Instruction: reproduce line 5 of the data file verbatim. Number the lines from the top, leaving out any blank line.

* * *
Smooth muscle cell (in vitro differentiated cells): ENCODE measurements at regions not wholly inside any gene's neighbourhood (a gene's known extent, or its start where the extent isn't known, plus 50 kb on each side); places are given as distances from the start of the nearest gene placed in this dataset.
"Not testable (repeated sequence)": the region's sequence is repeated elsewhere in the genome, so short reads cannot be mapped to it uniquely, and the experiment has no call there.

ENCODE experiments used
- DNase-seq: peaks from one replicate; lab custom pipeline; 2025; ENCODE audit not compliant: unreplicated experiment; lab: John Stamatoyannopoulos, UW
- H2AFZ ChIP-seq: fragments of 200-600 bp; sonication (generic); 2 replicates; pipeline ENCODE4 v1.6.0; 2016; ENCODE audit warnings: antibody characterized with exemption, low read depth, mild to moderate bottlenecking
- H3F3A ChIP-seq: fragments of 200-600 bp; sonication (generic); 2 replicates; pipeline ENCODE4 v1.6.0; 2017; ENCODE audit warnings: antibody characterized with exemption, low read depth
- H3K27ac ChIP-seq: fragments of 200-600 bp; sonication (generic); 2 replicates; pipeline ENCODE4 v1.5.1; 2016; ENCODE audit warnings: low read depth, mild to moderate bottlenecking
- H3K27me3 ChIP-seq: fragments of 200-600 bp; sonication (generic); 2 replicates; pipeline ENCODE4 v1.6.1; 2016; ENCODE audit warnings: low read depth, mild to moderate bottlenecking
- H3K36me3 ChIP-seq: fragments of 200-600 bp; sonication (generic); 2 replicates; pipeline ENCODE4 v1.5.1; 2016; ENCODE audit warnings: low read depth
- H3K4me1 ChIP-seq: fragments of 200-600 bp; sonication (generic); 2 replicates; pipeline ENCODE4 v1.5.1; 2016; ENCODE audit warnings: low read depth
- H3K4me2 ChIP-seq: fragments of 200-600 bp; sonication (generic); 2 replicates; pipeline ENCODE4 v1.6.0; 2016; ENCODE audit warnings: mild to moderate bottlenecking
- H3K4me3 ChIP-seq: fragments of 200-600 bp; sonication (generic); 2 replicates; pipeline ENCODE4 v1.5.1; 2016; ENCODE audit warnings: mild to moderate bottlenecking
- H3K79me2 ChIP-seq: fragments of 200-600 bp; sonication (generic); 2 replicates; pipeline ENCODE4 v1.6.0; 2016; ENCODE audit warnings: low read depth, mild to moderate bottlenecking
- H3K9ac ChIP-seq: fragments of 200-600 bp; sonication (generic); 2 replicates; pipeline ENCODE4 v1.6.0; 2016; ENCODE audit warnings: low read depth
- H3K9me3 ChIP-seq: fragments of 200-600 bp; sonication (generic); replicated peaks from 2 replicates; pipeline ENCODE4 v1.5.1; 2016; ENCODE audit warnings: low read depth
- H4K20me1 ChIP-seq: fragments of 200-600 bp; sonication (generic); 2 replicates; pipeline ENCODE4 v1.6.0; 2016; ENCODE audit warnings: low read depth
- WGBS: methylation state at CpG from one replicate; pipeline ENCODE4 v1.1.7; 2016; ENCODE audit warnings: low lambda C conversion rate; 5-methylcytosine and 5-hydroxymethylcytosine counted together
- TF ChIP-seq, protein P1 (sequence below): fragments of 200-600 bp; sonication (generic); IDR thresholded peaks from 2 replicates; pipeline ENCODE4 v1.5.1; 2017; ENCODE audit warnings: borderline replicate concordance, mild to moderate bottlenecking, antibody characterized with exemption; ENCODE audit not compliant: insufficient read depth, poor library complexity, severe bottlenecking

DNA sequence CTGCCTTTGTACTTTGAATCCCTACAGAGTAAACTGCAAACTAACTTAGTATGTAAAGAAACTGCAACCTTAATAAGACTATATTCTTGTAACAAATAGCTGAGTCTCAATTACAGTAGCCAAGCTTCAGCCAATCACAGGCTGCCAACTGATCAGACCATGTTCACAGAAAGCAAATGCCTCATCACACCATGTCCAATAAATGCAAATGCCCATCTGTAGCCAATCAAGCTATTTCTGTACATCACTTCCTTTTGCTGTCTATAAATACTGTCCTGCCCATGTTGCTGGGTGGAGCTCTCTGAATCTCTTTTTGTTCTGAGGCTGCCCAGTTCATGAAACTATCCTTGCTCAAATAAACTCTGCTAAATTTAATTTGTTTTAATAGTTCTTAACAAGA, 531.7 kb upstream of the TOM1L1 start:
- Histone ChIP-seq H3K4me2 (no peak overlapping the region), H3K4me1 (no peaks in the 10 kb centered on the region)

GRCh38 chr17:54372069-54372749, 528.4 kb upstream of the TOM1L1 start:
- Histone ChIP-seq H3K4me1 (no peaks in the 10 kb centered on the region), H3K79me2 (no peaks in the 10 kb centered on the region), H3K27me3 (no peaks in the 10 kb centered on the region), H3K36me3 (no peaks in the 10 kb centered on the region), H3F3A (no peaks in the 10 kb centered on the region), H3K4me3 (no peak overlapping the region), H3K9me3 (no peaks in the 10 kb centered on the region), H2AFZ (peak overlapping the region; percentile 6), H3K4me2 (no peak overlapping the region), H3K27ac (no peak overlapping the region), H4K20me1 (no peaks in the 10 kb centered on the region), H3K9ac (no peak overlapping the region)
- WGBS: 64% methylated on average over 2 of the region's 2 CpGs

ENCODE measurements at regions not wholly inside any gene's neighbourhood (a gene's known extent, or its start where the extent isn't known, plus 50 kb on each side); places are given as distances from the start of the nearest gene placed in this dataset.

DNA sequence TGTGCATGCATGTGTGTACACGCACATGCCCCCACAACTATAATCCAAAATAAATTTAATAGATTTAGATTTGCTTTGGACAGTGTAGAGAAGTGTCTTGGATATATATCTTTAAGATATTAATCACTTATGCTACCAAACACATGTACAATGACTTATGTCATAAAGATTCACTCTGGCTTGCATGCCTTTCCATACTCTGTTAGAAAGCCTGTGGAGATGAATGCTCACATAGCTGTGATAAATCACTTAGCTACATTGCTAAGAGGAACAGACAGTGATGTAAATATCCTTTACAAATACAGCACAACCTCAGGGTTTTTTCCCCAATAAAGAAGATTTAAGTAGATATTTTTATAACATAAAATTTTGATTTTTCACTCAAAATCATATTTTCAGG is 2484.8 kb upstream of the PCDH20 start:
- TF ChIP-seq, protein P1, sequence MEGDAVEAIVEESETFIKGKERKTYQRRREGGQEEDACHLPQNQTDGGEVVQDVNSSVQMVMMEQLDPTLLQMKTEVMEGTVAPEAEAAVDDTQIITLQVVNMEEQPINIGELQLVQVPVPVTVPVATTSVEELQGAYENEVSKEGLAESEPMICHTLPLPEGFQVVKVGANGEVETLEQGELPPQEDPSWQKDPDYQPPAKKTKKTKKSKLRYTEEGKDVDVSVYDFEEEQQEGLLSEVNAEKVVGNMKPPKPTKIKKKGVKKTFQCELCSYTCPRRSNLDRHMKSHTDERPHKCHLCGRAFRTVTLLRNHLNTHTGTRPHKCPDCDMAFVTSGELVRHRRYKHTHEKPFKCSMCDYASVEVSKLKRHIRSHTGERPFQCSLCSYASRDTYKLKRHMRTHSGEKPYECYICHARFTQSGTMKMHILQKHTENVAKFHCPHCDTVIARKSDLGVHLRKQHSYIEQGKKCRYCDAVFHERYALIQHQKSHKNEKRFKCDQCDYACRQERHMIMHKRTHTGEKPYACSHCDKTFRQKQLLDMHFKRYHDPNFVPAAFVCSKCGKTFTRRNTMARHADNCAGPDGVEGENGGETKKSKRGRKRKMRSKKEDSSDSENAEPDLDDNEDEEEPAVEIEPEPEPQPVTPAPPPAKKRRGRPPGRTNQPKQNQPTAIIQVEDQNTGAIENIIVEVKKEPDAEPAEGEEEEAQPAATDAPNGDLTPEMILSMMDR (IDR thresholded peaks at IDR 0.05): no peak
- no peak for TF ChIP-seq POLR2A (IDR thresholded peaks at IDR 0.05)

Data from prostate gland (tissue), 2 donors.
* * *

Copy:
- H2AFZ ChIP-seq: fragments of 200-600 bp; sonication (generic); 2 replicates; pipeline ENCODE4 v1.6.0; 2016; ENCODE audit warnings: antibody characterized with exemption, low read depth, mild to moderate bottlenecking